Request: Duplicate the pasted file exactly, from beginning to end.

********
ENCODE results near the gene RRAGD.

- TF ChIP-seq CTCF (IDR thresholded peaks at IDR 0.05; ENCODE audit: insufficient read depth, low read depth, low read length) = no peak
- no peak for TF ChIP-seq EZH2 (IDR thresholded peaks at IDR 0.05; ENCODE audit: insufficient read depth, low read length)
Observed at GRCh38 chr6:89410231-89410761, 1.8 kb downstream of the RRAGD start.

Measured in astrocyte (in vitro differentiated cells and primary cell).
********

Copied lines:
ENCODE results near the gene RRAGD.

- TF ChIP-seq CTCF (IDR thresholded peaks at IDR 0.05; ENCODE audit: insufficient read depth, low read depth, low read length) = no peak
- no peak for TF ChIP-seq EZH2 (IDR thresholded peaks at IDR 0.05; ENCODE audit: insufficient read depth, low read length)
Observed at GRCh38 chr6:89410231-89410761, 1.8 kb downstream of the RRAGD start.

Measured in astrocyte (in vitro differentiated cells and primary cell).